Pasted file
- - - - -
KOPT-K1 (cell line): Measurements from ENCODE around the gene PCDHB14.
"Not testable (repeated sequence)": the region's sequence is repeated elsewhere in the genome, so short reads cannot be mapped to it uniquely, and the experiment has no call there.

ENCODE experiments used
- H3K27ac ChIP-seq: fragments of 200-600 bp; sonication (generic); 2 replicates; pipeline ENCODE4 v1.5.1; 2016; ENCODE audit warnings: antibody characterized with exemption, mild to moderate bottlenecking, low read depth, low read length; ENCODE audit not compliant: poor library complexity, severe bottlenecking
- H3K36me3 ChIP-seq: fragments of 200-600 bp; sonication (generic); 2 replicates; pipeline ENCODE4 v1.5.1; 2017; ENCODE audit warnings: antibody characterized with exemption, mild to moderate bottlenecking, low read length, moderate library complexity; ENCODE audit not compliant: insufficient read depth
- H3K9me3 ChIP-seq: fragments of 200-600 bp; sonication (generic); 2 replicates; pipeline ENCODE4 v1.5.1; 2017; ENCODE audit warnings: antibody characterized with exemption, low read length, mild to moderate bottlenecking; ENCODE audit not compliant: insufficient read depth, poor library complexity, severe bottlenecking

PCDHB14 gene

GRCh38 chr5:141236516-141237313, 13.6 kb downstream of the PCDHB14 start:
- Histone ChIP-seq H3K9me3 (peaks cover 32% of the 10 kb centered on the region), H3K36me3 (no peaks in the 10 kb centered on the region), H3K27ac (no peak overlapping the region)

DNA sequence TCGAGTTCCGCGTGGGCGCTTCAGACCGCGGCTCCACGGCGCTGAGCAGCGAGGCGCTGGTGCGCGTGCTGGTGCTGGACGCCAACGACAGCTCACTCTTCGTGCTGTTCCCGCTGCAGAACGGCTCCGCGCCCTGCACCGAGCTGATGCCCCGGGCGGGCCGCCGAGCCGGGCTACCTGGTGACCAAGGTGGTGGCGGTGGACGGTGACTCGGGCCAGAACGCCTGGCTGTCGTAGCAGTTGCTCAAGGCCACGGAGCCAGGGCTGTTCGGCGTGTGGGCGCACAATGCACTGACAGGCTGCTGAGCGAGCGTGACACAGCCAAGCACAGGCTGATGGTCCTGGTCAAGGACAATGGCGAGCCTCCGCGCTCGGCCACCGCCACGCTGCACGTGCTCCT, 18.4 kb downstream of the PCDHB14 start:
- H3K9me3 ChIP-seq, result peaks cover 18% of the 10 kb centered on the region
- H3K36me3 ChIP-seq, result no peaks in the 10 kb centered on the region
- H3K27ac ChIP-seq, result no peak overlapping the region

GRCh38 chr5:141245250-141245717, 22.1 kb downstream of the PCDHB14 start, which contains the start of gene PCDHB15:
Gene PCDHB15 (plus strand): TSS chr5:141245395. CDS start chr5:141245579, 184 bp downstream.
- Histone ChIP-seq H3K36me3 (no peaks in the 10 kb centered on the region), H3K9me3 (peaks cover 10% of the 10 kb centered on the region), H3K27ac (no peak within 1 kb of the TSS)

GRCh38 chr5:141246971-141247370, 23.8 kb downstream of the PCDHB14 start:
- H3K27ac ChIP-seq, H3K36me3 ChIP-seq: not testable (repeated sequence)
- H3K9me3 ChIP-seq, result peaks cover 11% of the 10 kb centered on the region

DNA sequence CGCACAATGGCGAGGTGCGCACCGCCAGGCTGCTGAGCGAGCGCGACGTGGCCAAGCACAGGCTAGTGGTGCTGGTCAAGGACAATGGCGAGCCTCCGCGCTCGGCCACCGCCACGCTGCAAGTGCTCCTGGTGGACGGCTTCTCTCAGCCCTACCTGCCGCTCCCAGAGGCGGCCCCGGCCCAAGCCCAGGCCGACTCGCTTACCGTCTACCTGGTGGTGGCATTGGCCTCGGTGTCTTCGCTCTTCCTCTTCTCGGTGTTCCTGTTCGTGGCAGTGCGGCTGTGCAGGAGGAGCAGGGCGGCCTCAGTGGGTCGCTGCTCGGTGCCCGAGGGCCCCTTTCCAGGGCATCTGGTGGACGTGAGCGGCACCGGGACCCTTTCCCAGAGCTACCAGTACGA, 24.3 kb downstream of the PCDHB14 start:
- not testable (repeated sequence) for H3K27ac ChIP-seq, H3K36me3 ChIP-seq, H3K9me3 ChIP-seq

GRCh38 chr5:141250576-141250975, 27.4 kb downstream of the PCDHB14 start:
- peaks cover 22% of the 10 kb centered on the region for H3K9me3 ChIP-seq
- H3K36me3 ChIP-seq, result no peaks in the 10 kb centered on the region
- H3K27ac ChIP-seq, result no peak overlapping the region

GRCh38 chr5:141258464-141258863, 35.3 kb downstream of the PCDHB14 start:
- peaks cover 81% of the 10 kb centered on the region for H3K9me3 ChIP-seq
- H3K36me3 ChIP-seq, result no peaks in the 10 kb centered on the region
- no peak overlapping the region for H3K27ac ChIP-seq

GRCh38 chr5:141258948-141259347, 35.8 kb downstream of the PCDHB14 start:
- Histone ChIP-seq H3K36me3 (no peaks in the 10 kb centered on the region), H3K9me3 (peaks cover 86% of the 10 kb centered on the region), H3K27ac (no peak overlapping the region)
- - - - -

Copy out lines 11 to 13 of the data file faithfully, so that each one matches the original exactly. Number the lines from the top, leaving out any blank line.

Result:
- H3K9me3 ChIP-seq, result peaks cover 18% of the 10 kb centered on the region
- H3K36me3 ChIP-seq, result no peaks in the 10 kb centered on the region
- H3K27ac ChIP-seq, result no peak overlapping the region